As a science writer, much of my day entails reviewing and revising marketing materials and technical literature about complex life science research products. I take for granted the understanding that I, my colleagues and our customers have of how these technologies work. This fact really struck me as I read an article about research to improve provider-patient communication in healthcare settings.
The researchers completed an analysis revealing that patient information materials had an average readability at a high school level, while the average patient reads at a fourth-grade level. These findings inspired the researchers to conduct a study in which they enlisted the help of elementary students to revise the content of the patient literature after giving them a short lesson on the material.
The resulting content did not provide more effective ways to communicate indications, pre- and post-op care, risks or procedures—that wasn’t really the point. Instead, the study underscores the important connection between patient literacy and health outcomes. More specifically, a lack of health literacy is correlated with poor outcomes and increased healthcare costs, prompting action from the US Department of Health & Human Services.
While healthcare information can be complex and full of specific medical terminology, I recognized that a lot of the technical and marketing information we create for our products at Promega has similar features. Wouldn’t it be interesting to find out how descriptions of some of our biggest technologies translate through the eyes and mouths of children?
After enlisting some help from my colleagues, I was able to catch a glimpse of how our complex technologies are understood by the little people in our lives. The parents and I explained a technology and then had our child provide a description or drawing of what they understood.
A lot of the responses revolved around the concept of bioluminescence, the biological phenomenon that is the foundation of so many of our assays. When asked to explain bioluminescence, our youngsters really delivered.
When animals light up by their selves and it’s kinda like fireflies. —Anikka, 5
There’s bioluminescent algae, you can see it in this movie call Moana …and there is bioluminescent bacteria anglerfish [whose] lure glows and they eat prey because there’s bioluminescent bacteria in their lure. When the fish see it, they swim towards it and the anglerfish snaps them up. Bioluminescence is basically something that glows naturally, not like light bulbs…so fireflies for example. —Elena, 11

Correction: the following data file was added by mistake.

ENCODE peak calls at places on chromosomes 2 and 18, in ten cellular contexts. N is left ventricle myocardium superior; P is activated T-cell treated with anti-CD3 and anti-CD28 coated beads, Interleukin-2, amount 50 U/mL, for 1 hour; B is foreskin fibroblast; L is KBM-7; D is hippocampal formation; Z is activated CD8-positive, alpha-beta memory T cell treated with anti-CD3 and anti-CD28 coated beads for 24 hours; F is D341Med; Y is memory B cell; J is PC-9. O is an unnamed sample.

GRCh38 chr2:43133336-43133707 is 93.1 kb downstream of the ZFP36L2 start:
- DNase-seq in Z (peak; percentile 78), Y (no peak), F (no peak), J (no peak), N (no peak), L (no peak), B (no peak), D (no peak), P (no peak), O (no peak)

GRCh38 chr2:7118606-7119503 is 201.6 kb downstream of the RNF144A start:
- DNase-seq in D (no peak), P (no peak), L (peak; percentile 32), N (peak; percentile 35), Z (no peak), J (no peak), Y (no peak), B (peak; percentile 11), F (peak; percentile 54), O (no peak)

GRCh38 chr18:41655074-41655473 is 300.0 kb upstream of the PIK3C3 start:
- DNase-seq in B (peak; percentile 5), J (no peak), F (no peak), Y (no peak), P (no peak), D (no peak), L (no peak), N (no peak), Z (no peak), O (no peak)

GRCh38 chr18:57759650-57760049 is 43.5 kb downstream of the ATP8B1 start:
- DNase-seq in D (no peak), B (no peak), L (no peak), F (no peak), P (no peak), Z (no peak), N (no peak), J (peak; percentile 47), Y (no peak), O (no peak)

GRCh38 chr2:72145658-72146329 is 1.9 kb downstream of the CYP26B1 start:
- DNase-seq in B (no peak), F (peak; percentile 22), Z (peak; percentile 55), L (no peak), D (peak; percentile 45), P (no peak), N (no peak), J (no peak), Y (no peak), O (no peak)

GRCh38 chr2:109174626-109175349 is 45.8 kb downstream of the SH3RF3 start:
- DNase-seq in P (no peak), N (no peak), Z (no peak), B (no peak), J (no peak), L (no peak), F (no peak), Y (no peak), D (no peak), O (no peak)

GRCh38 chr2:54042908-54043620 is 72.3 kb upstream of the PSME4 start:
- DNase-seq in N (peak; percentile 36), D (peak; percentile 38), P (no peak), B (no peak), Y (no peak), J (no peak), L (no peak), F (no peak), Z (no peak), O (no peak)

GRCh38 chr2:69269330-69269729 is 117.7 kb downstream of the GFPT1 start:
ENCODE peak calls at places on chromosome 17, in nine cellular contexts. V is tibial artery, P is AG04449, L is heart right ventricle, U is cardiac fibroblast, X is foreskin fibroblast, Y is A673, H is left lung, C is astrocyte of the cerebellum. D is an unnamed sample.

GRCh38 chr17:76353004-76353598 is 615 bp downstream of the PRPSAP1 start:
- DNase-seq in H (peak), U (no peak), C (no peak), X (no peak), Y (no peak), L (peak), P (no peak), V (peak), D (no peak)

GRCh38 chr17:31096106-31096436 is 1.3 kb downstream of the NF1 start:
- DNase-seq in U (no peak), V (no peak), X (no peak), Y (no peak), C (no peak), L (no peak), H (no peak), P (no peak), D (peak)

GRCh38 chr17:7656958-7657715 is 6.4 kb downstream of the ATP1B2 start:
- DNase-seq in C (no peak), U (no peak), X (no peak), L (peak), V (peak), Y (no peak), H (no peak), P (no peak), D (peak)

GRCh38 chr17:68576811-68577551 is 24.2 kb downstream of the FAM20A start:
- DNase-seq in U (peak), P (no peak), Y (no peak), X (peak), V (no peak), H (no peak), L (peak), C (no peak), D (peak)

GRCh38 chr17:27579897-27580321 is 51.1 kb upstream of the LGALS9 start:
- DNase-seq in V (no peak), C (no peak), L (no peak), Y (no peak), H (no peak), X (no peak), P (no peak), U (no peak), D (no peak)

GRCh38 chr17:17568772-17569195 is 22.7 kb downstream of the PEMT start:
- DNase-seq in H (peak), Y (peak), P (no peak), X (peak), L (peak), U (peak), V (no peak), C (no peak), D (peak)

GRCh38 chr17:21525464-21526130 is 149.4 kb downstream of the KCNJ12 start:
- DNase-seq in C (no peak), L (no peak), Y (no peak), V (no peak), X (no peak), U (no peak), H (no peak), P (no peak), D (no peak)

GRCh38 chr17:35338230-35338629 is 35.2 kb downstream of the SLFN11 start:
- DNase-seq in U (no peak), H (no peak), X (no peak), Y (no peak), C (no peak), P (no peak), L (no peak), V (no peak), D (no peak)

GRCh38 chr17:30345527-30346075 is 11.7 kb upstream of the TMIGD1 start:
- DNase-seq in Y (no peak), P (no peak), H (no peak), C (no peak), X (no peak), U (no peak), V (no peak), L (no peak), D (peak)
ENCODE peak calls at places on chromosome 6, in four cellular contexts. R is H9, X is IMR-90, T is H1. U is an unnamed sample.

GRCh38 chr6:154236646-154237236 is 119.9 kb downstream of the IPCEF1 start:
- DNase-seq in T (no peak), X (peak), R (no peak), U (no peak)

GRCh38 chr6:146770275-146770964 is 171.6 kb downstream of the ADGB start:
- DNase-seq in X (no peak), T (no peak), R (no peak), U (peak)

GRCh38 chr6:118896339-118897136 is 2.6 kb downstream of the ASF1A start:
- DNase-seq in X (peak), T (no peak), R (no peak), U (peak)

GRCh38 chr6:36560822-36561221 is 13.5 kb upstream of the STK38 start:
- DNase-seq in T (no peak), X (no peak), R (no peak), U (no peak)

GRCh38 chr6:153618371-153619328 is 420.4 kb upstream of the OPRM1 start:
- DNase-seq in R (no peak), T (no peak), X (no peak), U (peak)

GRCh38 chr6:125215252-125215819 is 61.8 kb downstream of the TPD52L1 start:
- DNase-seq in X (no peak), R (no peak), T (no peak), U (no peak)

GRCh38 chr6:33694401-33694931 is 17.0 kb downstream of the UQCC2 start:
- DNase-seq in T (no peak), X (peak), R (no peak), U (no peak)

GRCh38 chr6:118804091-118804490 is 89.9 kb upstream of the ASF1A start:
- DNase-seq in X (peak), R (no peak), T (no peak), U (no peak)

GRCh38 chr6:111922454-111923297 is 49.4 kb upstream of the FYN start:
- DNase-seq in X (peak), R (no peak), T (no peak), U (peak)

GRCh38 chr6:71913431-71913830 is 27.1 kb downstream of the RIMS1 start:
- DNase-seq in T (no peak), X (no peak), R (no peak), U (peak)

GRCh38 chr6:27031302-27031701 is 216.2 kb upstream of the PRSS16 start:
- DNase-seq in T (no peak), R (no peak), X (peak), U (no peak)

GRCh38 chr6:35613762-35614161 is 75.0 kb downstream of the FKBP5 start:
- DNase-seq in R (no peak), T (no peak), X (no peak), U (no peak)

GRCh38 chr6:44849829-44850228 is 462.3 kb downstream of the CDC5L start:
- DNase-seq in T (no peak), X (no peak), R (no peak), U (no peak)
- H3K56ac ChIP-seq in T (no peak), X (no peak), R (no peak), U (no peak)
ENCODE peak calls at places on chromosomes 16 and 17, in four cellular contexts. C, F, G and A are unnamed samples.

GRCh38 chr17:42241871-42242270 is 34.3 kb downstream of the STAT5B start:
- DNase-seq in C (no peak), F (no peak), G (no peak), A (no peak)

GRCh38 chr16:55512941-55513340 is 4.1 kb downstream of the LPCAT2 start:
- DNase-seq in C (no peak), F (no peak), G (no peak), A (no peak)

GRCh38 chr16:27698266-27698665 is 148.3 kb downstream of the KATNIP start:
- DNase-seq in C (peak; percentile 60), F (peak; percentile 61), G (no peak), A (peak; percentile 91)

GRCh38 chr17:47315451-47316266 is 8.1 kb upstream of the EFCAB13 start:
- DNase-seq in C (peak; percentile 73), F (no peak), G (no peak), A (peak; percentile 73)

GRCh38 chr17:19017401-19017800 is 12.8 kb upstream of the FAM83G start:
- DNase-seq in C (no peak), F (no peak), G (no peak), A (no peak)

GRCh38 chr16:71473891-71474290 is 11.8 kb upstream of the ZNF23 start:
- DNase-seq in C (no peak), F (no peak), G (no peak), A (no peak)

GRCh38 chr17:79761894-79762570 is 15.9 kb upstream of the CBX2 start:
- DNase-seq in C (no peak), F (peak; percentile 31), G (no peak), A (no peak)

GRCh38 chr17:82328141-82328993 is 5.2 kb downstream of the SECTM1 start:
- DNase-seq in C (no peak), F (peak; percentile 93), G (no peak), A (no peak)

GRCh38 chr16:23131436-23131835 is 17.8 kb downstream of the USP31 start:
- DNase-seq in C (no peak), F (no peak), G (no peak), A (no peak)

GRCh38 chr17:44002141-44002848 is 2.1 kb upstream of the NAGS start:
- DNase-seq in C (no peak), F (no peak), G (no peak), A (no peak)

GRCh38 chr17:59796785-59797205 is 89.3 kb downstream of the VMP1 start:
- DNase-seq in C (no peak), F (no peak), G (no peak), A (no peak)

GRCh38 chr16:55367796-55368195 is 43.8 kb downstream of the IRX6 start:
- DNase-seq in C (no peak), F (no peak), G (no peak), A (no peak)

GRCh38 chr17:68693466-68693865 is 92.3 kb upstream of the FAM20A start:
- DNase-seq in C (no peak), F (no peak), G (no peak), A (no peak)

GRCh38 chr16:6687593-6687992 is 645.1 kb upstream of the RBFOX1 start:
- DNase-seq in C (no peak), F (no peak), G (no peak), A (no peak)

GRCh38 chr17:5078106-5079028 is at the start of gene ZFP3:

Note: The test subject made it clear that this message was NOT sponsored by Moana!
Not surprisingly, kids can understand the concept of bioluminescence—but can they explain how scientists use it?
So bioluminescence has luciferase in it…so you would put luciferase into a container with some other cells and put some proteins that turn the luciferase on…when it is reacting to a certain environment or like light then you would see the results for yourself if the cells start to glow. If it’s glowing it would tell you that the cells are either nervous, like they’re ready to fight, they’re strong or they’re making you fast or they help you stand really still. [Scientists] look at the reaction, at luciferase, and the different types of cells luciferase is connected to, to see the results…like science! —Elena
[The Maxwell] is a machine that presses stuff down so you can get work done quicker. It look[s] like a printer. [NanoLuc® technology] is something that could track stuff in your body or in animals or cells. —Everett, 7
NanoLuc is some kind of chemical that is light and there are lots of those in like the ocean. And there is one fish that has that little pokey thing with the light on it. [Scientists can] tell if the chemicals are healthy or sick or doing something and stuff like that. Scientists making discoveries. —Anikka
While these interpretations lack precision and depth, they more than make up for it with imaginative storytelling that still manages to convey the gist of the technologies. One of our newest technologies, the HiBiT detection system is quite complex, but 5-year-old Jeremy’s beautifully minimalistic representation of the HiBiT and LgBiT complementary subunits (that glow when they come together) is remarkably accurate.
I was impressed with the explanations all of the kids provided, considering how little instruction they were given. But eventually, it became clear that some of the technology was just too confounding.
For one of our test subjects, this exercise culminated with her making it abundantly clear that she’d had enough and was ready to move on to more interesting topics.
I know snow is ice crystals and banana butts! —Margot, 5
Do you have any drawings or quotes from kids about your research? Please share them with us.